Cypress parallelization tools comparison
Overview of the best strategies for cypress tests parallelization and test execution tracking. I investigated Cypress Dashboard, Sorry Cypress, Currents, Cypress-Parallel, and a manual parallelization approach.
This blog post is a courtesy of Laerte Neto. The original publication can be found here.
Cypress Dashboard is the official tool offered and supported by the Cypress company itself. It brings a complete solution to setup parallelization with automatic load balance and it also brings a very interesting dashboard to follow test executions.
Cypress dashboard main page: Test and debug faster with the Cypress Dashboard
Steps to implement Cypress Dashboard in any CI provider: Parallelization | Cypress Documentation
Price and features: Pricing
With Cypress dashboard, we basically have:
- Parallelization with Load Balancing controlled by AI
- Debugging and analytics tools
- Video recording and screenshots of everything as much as you want
- Flake detection system
- Jira Integration
- Premium support on Cypress bugs or new features
It is used by big companies like Disney and PayPal. More features are being added in the Cypress Dashboard currently, so if you go over there you will see some new features with a tag “coming soon”.
Sorry Cypress / Currents
Sorry Cypress is probably the best known workaround solution/tool for Cypress Dashboard.
It brings the parallelization and flaky detection system with a way more simple dashboard to follow test executions.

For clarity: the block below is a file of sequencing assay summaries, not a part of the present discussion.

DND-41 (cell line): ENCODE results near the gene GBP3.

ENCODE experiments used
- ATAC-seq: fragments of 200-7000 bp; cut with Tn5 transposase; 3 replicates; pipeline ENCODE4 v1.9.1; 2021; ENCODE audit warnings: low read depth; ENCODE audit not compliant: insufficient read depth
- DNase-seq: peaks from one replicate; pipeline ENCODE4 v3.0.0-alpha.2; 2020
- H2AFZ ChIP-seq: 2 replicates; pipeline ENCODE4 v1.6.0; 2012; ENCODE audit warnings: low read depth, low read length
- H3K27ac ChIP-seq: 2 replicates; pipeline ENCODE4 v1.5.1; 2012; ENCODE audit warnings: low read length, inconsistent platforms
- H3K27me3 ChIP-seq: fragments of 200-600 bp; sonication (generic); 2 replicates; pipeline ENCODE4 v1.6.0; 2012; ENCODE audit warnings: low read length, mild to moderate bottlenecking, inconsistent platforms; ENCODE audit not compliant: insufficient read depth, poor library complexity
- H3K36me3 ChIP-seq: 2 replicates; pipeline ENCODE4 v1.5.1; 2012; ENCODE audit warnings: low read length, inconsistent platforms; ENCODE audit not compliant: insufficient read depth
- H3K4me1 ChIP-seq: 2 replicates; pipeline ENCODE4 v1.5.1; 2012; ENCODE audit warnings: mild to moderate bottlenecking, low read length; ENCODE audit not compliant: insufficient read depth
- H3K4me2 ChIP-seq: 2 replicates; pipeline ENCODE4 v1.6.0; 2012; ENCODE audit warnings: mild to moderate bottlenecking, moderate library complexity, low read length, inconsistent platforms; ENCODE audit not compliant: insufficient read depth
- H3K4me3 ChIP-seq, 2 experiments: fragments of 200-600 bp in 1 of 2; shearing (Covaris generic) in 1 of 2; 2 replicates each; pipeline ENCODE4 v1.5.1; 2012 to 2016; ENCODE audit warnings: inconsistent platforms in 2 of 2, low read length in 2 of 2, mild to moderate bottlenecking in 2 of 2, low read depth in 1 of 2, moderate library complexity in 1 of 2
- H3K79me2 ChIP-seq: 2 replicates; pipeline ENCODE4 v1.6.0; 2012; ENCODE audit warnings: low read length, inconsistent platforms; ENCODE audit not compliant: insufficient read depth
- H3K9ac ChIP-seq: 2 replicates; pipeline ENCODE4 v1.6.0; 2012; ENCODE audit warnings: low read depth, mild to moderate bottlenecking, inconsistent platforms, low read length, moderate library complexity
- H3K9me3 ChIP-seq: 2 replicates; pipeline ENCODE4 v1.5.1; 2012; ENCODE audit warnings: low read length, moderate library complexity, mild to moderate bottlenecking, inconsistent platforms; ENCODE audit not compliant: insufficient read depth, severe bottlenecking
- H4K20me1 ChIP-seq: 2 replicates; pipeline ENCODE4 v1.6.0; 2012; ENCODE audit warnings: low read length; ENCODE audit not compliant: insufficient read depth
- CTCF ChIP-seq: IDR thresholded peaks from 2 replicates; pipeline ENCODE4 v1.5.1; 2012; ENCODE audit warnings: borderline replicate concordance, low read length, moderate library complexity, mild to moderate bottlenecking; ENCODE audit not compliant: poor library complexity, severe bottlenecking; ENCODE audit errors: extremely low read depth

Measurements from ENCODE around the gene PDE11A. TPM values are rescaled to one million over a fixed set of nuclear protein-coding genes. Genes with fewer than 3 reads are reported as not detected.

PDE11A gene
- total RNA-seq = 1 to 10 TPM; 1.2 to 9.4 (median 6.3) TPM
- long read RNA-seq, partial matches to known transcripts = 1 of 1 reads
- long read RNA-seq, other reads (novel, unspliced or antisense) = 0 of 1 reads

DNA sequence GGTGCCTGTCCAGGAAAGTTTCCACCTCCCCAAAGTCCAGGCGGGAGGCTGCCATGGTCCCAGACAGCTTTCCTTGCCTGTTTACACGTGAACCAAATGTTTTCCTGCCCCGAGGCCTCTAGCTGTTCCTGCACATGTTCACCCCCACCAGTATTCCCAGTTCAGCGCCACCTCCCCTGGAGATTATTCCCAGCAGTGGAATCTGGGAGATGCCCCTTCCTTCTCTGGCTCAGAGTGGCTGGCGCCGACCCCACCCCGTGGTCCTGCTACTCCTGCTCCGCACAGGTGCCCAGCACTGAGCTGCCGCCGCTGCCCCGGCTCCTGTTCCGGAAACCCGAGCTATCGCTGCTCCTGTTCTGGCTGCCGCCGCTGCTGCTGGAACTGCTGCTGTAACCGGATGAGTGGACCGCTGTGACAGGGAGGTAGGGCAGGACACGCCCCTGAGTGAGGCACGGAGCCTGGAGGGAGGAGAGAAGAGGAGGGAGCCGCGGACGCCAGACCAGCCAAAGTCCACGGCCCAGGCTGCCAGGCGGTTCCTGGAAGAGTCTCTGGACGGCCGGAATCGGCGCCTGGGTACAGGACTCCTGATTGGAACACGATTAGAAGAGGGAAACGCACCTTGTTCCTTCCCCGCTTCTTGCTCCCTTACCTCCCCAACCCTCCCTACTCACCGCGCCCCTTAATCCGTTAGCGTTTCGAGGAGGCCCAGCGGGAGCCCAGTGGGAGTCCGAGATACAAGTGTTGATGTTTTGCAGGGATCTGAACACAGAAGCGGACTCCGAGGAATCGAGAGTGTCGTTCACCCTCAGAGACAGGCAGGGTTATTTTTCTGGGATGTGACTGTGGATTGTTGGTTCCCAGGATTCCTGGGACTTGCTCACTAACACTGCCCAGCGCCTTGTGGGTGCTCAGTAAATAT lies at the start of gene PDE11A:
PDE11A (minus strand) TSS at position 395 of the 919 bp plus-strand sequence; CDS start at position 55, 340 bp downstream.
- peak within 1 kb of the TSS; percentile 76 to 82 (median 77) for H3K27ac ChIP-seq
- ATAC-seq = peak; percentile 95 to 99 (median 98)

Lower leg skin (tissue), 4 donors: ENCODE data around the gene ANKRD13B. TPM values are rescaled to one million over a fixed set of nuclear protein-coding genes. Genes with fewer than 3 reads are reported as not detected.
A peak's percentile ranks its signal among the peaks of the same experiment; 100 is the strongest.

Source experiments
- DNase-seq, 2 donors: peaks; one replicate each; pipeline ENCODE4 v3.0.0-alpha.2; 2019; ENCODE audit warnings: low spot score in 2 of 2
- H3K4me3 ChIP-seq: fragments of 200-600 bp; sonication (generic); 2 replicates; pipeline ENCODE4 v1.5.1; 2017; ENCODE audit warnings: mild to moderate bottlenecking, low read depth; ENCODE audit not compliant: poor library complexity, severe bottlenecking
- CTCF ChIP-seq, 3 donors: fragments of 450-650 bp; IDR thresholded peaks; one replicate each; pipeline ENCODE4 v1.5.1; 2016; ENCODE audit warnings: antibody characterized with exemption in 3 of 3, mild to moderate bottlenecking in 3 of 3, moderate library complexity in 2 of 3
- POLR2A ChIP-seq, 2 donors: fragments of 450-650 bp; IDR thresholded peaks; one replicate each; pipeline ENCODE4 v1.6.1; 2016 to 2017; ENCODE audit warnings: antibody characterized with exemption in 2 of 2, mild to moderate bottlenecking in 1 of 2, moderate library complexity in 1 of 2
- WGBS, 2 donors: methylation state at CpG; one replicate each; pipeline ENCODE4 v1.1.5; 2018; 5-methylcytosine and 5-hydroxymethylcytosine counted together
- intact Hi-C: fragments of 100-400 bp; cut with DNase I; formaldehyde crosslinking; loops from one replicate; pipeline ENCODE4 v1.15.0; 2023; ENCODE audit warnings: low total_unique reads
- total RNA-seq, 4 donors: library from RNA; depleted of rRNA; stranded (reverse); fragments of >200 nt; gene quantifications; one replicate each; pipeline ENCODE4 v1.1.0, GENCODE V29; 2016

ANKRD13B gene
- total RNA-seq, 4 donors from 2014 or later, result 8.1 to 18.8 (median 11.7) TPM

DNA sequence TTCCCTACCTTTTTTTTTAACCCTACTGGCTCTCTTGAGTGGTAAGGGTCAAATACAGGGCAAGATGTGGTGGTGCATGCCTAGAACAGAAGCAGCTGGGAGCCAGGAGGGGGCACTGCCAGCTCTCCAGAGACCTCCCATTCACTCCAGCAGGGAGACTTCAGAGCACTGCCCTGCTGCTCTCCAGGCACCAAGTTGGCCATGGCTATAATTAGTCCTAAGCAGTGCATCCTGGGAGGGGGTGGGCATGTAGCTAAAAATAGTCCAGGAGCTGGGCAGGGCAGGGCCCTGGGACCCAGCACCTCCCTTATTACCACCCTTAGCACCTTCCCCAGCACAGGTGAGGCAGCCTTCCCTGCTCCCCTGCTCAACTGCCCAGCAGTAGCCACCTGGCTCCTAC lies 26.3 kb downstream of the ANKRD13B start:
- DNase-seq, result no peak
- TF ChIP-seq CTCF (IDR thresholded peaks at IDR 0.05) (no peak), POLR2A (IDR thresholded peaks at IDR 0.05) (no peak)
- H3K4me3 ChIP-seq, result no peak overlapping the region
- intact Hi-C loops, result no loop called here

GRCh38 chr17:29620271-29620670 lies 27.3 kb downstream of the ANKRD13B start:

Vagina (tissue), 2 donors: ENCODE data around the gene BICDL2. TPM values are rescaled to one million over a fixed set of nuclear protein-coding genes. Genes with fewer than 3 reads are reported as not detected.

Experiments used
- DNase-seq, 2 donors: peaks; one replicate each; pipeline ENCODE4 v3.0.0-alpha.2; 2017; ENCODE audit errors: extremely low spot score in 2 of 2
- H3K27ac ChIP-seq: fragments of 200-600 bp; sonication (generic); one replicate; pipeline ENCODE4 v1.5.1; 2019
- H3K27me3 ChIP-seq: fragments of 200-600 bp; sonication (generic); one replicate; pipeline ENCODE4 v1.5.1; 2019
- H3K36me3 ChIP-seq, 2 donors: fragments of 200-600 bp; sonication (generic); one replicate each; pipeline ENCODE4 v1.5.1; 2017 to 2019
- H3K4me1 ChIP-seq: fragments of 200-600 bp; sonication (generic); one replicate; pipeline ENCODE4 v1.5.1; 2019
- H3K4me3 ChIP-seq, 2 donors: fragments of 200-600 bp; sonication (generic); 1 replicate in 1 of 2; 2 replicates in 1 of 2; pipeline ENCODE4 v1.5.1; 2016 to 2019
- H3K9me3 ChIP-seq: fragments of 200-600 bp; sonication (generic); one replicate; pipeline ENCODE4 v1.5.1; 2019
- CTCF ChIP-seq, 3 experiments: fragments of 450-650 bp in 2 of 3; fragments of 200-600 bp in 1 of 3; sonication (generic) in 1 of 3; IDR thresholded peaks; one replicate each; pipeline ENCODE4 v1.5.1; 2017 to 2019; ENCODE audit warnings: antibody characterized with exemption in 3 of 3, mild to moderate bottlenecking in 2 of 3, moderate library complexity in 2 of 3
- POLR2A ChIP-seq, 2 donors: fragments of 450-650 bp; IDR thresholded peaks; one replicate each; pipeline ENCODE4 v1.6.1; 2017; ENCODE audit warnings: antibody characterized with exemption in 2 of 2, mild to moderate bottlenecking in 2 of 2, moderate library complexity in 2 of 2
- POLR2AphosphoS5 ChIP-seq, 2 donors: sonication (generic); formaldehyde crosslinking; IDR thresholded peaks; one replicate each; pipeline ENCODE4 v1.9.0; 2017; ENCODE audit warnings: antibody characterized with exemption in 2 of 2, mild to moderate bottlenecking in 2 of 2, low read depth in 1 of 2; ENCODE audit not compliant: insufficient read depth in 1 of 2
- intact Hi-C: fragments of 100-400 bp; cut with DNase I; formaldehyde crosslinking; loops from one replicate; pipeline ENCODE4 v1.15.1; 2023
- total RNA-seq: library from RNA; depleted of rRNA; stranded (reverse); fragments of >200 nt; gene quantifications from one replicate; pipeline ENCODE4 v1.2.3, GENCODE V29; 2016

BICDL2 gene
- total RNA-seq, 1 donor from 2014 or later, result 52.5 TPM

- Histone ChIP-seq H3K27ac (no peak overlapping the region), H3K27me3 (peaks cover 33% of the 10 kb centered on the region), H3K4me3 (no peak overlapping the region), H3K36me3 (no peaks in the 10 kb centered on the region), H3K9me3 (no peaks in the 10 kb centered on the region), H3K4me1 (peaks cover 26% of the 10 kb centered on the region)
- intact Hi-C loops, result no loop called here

Currents is the Sorry Cypress’ solution in cloud that provides you the tool without any setup.
Let’s resume some points by comparing it with Cypress Dashboard:
- It is free and unlimited by using your own CI/CD infrastructure and it is supported in many cloud platforms, such as AWS, Azure, and Google Cloud.
- It is not hard to set it up, since they provide us a good documentation, including a docker-compose file that you can build it in your server and have everything up and working, including database to keep the data persistent and track test execution history.
- We keep all the data in our side without sending any data to a third party server. It may be a advantage regarding security.
- The dashboard is simple but it offers the most used tools for test executions such as screenshots, video recording, error stack trace, and flaky detection.
- Currents is the Sorry Cypress’ cloud based solution, which is a way cheaper than the official Cypress Dashboard solution, and also does not bring any kind of server/cloud support and setup for your part. This solution is in beta stage (Update: It came out of beta in November 08th, 2021), but looked pretty stable and well functional during my personal tests.
- Currents declares to offer an Optimal Sorting feature to smartly distribute tests to reduce overall run time. I sent an email asking more details about it and the answer was: “We track the duration for each file and when orchestrating a new run, we sort the files to be tests by their expected duration and serve longest files first. The average duration is the moving average of last 2 weeks history.“
- Take a look in here to see a demo of Sorry Cypress or test the Currents through the 14 days free trial.
- You are required to setup it up in your own infrastructure in case you want to use it without any cost, which means you may need to have a server or something like that separated for the Sorry Cypress server, and we may need to maintain it as well.
- During some tests in my project, it was observed an incompatibility within our Cypress Snapshot Comparison plugin (cypress-plugin-snapshots, version 1.4.4). So, we would need to remove it or look for another snapshots comparison solutions/plugins if we decide to move forward with Sorry Cypress.
- Cypress version upgrade can take up to 2 weeks on Currents.
- The information regarding the minimum/recommended hardware requirement to run it in our own cloud solution was not found.
The tool called cypress-parallel declares itself to reduce up to 40% your Cypress suite execution time parallelizing the test run on the same machine. It does not offer any dashboard or management solution, and it only runs test in parallel by using threads.